Dr. Julia Laskin
Mass Spectrometry: From Materials Science to Biology
Mass spectrometry is a powerful analytical technique with applications ranging from forensics and environmental sciences to drug discovery and biological research. Research in my group is focused on the development of new mass spectrometry capabilities for the controlled preparation of novel materials and imaging of biological samples in their native state. In particular, we are developing new approaches for preparing uniform layers of well-defined active species on surfaces using soft-landing of mass-selected ions. These experiments harness the potential of mass spectrometry as a preparative tool that enables precise control of ion composition, charge state, kinetic energy, and coverage. These studies provide molecular-level understanding of processes affecting the stability and efficiency of technologically relevant electrode-electrolyte interfaces ubiquitous in energy production and storage devices. Another research direction is focused on the development of nanospray desorption electrospray ionization (nano-DESI), an ambient ionization technique that relies on localized liquid extraction of analyte molecules from the sample followed by soft ionization of extracted species at a mass spectrometer inlet. Nano-DESI enables quantitative imaging of biomolecules in fully hydrated samples with minimal or no sample pre-treatment. This technique has been used for or studying metabolite exchange between living microbial communities and quantitative imaging of lipids and metabolites in tissues with high sensitivity and spatial resolution down to 8-10 microns.
About Dr. Laskin
Julia Laskin is currently a William F. and Patty J. Miller Professor of Analytical Chemistry at Purdue University. Prior to joining Purdue in 2017, she was a scientist at the Pacific Northwest National Laboratory (PNNL) located in Richland, WA. She received her M.Sc. in Physics from the Leningrad Polytechnical Institute (1990) and her Ph.D. in Physical Chemistry from the Hebrew University of Jerusalem (1998). She was a postdoctoral fellow at the University of Delaware (1998-99) and at PNNL (2000-02). She became a research scientist at PNNL in 2002 and was promoted to the highest scientific rank in 2011.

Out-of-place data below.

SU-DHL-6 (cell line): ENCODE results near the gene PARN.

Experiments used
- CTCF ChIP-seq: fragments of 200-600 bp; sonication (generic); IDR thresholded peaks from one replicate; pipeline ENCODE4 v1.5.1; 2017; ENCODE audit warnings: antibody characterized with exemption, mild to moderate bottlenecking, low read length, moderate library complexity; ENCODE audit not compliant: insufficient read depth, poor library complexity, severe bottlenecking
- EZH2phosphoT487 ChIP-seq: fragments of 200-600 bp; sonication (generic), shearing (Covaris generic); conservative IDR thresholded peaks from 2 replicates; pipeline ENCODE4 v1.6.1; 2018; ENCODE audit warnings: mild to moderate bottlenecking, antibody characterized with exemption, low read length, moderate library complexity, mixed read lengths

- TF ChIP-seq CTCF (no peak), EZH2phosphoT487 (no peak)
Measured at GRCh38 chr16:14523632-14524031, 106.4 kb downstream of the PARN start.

Dr. Laskin’s research is focused on understanding phenomena underlying collisions of complex ions with surfaces for selective modification of substrates using beams of mass-selected ions. Soft- and reactive landing of ions is a promising approach for highly selective surface modification for applications in energy storage, catalysis, and biology. Another area of Dr. Laskin’s research is related to understanding the effect of chemical composition and reactivity of organic molecules in aerosol particles on the physical properties of aerosols relevant to climate change. Finally, she is leading the development of nanospray desorption electrospray ionization (nano-DESI) mass spectrometry for quantitative ambient imaging of fully hydrated biological samples in their native environment with subcellular resolution and analysis of complex mixtures directly from solid substrates.
Dr. Laskin has been honored with several prestigious awards including Presidential Early Career Award (PECASE) in 2007, ASMS Biemann Medal in 2008, Honor issue of JASMS in 2009, Inaugural Rising Star Award of the ACS Women Chemists Committee, 2011, and other. She is an associate editor of the International Journal of Mass Spectrometry and a member of the Editorial Board of Analyst, C&E News, Russian Mass Spectrometry Journal, Advanced Structural and Chemical Imaging, and Frontiers in Microbiology.
Dr. Laskin has published over 230 papers including reviews and book chapters in leading journals in her field, and holds 4 patents. She has also edited a book "Principles of Mass Spectrometry Applied to Biomolecules" published by John Wiley & Sons in 2006.
Dr. Laskin's Research Page.